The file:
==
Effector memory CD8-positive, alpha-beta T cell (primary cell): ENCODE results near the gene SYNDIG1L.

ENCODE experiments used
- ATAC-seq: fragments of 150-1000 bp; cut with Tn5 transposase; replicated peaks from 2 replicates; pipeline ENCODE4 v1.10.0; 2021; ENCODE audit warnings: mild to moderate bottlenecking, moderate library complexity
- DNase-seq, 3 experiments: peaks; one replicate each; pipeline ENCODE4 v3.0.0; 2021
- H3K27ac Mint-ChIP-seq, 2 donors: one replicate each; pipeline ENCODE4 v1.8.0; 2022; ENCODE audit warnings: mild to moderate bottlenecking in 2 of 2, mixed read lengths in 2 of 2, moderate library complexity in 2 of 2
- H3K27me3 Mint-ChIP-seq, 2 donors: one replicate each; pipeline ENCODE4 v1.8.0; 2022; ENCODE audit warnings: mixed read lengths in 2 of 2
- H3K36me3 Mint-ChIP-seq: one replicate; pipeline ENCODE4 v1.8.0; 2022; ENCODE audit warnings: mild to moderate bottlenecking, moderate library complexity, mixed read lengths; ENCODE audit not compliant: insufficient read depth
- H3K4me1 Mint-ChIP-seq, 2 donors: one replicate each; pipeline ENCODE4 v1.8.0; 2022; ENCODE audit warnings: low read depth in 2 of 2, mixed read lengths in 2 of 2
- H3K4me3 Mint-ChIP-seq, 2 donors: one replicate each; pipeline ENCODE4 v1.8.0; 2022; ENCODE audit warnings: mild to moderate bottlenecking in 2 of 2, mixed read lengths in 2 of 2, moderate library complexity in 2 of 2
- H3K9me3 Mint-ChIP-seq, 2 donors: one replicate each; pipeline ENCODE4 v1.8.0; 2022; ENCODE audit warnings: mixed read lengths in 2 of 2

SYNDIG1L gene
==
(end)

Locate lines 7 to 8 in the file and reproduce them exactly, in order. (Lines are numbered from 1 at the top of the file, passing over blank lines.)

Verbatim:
- H3K36me3 Mint-ChIP-seq: one replicate; pipeline ENCODE4 v1.8.0; 2022; ENCODE audit warnings: mild to moderate bottlenecking, moderate library complexity, mixed read lengths; ENCODE audit not compliant: insufficient read depth
- H3K4me1 Mint-ChIP-seq, 2 donors: one replicate each; pipeline ENCODE4 v1.8.0; 2022; ENCODE audit warnings: low read depth in 2 of 2, mixed read lengths in 2 of 2